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ARS Home » Pacific West Area » Maricopa, Arizona » U.S. Arid Land Agricultural Research Center » Water Management and Conservation Research » Research » Publications at this Location » Publication #370506

Research Project: The Use of Treated Municipal Waste Water as a Source of New Water for Irrigation

Location: Water Management and Conservation Research

Title: Modeling carbamazepine transport in wastewater-irrigated soil under different land uses

item FILIPOVIC, LANA - University Of Zagreb
item FILIPOVIC, VILIM - University Of Zagreb
item WALKER, CHARLES - Pennsylvania State University
item Williams, Clinton
item GALL, HEATHER - Pennsylvania State University
item WATSON, JOHN - Pennsylvania State University

Submitted to: Journal of Environmental Quality
Publication Type: Peer Reviewed Journal
Publication Acceptance Date: 3/5/2020
Publication Date: 5/3/2020
Citation: Filipovic, L., Filipovic, V., Walker, C.W., Williams, C.F., Gall, H., Watson, J.E. 2020. Modeling carbamazepine transport in wastewater-irrigated soil under different land uses. Journal of Environmental Quality. 49(4):1011-1019.

Interpretive Summary: The reuse of sewage effluent for irrigation is an effective way to dispose of treated wastewater while protecting surface waters from contamination. Carbamazepine is a persistent anti-epileptic drug found in wastewater effluent. The research objective was to model the movement and persistence of carbamazepine in soils with different land uses. Results suggest that movement of carbamazepine in surface soils is related to organic carbon content and that models overestimated the observed mobility and that augmenting soil organic matter content could be used to limit carbamazepine mobility.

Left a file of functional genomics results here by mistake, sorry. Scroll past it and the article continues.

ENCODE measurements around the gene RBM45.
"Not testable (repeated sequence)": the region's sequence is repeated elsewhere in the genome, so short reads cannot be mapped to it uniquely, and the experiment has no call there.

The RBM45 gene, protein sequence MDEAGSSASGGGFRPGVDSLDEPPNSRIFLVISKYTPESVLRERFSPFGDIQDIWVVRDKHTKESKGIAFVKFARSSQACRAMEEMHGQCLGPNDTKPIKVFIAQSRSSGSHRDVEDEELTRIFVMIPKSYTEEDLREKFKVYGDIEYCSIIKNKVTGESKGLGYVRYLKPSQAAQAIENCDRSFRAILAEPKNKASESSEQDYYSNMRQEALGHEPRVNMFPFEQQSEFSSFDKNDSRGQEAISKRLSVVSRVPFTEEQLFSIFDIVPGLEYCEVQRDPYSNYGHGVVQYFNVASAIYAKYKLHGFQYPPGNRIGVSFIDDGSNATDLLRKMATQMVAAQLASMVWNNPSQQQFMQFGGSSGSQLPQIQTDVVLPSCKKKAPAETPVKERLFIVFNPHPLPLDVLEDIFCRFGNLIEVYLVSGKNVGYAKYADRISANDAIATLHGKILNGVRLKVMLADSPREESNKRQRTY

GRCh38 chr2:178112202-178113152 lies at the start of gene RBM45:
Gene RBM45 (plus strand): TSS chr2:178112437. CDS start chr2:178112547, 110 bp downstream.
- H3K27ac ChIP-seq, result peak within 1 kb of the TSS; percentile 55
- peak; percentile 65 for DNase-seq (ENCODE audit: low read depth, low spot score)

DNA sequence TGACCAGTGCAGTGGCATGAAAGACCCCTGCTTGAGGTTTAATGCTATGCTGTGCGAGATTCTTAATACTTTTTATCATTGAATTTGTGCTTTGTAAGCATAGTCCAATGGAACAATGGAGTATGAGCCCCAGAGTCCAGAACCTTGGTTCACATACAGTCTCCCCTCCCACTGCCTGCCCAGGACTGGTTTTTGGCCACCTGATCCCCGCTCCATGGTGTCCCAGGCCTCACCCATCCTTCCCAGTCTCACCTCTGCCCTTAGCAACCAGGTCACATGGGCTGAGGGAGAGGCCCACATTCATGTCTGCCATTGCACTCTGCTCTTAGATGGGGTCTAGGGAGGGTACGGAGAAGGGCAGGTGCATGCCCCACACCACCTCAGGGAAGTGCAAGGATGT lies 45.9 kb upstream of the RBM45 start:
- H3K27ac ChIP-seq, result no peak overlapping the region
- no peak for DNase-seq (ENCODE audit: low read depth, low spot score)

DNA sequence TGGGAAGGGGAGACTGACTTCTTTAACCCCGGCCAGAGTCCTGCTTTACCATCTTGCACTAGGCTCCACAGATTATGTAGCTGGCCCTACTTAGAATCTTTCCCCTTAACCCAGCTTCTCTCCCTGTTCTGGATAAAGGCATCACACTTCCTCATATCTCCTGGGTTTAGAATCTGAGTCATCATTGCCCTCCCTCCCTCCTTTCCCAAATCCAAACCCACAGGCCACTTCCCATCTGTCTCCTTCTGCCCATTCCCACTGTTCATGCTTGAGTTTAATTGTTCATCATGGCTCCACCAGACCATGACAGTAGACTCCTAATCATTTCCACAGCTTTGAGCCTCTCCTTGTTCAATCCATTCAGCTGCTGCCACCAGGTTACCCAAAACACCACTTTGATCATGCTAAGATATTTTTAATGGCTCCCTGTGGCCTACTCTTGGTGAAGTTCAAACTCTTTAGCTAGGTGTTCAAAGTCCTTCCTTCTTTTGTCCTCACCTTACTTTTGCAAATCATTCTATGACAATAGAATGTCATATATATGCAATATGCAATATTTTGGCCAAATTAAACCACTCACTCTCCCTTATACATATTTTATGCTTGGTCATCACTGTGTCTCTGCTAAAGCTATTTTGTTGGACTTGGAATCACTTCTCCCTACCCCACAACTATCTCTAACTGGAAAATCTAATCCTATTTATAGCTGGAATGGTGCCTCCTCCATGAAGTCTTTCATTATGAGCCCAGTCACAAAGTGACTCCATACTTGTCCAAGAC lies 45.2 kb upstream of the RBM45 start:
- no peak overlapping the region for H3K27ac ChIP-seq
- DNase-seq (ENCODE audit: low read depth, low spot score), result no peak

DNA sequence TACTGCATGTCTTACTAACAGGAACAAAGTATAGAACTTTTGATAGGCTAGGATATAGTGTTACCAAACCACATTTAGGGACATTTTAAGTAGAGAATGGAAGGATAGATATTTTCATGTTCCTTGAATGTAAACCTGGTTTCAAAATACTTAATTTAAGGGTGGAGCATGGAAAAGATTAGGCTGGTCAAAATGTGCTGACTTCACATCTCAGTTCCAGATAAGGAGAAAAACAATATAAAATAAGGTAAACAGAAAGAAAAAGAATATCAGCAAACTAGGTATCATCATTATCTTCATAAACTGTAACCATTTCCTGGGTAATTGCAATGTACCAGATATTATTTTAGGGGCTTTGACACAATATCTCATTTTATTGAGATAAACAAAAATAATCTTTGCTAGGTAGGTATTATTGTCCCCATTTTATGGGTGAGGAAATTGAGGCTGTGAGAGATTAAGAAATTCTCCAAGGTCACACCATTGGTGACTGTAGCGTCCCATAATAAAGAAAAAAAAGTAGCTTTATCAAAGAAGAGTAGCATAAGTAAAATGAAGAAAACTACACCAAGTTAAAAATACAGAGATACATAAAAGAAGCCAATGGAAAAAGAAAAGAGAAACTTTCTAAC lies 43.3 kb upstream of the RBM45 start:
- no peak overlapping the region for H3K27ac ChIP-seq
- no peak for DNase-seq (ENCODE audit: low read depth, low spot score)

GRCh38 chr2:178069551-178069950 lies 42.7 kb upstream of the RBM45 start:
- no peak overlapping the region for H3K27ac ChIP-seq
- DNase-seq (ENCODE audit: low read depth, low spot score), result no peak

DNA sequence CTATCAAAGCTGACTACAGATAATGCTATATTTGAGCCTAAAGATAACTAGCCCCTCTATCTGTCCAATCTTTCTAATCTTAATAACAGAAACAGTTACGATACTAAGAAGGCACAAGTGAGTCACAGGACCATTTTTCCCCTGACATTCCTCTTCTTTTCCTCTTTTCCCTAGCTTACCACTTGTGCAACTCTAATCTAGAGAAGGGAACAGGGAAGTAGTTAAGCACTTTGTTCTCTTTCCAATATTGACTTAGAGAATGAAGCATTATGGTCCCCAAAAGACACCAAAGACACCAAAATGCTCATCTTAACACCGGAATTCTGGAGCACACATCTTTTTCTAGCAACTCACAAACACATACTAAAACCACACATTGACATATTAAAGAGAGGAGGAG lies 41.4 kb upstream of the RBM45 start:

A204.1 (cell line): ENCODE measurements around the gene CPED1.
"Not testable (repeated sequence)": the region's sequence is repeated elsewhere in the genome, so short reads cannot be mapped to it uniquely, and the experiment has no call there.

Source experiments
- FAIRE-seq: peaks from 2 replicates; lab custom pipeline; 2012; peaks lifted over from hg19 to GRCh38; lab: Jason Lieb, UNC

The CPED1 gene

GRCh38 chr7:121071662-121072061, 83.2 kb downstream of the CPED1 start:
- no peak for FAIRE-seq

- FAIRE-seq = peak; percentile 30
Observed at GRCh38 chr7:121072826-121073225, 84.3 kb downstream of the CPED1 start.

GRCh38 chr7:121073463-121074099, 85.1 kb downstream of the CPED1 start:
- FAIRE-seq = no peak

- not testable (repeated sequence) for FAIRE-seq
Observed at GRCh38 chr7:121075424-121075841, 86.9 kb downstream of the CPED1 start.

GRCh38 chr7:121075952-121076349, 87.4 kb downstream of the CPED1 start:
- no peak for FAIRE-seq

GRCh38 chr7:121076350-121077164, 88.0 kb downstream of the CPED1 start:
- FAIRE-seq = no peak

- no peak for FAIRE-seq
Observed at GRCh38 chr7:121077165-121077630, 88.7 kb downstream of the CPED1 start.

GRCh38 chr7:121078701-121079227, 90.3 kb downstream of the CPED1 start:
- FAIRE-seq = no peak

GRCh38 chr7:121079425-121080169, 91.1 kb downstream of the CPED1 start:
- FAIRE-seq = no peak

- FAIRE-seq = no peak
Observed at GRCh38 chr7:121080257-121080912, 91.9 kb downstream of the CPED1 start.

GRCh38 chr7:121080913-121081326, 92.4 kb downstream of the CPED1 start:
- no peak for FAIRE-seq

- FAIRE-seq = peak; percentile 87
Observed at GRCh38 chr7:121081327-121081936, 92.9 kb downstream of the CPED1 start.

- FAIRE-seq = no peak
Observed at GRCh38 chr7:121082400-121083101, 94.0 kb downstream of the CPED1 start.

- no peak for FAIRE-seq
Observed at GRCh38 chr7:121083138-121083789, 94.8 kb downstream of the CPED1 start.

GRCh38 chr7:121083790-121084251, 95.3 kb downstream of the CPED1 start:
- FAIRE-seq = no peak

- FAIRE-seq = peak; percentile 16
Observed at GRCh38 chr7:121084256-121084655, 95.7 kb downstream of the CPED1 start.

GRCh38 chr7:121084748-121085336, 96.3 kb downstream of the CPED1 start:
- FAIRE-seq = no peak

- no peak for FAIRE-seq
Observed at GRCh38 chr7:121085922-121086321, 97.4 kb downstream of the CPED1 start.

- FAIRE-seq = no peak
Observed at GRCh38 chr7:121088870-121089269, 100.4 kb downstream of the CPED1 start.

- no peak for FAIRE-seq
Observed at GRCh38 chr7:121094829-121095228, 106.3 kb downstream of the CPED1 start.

Technical Abstract: The pharmaceutical compound, carbamazepine (CBZ), is a contaminant of emerging concern because of its frequent detection and persistence in the environment and its potential to negatively impact non-target aquatic and terrestrial organisms. Wastewater irrigation can serve as a long-term, frequent source of CBZ to the environment; therefore, understanding the fate and transport of CBZ as a result of wastewater reuse practices has important environmental implications. The objective of this study was to estimate long-term soil transport of CBZ originating from treated wastewater irrigation on plots under different land uses by combining field measurements, laboratory experiments and numerical modeling. Previous field and modeling research found elevated CBZ levels in soil under forested, grassland, and cropped land uses. Field data from a previous study comparing CBZ concentrations in soil under different land uses were used in numerical modeling with HYDRUS 2D/3D for the estimation of CBZ soil transport during 20 years of irrigation with treated wastewater. This study showed high CBZ retention in soil under all investigated land uses. Adequate modeling results were obtained by using soil organic carbon-water partitioning coefficient (Koc) for the CBZ linear sorption coefficient (Kd) estimation, yet an underestimation of CBZ concentration in soil was still noted. Thus, results suggest that, although highly important, organic carbon content is probably not the only soil property governing CBZ sorption at this site. Modeling results showed that irrigation with wastewater containing CBZ for 20 years increased the CBZ concentration in the soil profile and its vertical movement, with the slowest vertical transport rate occurring on the forested plots. Overall results suggest that a beneficial management practice could be to increase soil OC (e.g., by compost addition) when using treated wastewater for irrigation in order to retain CBZ in the surface soil, and thus limit its leaching through the soil profile.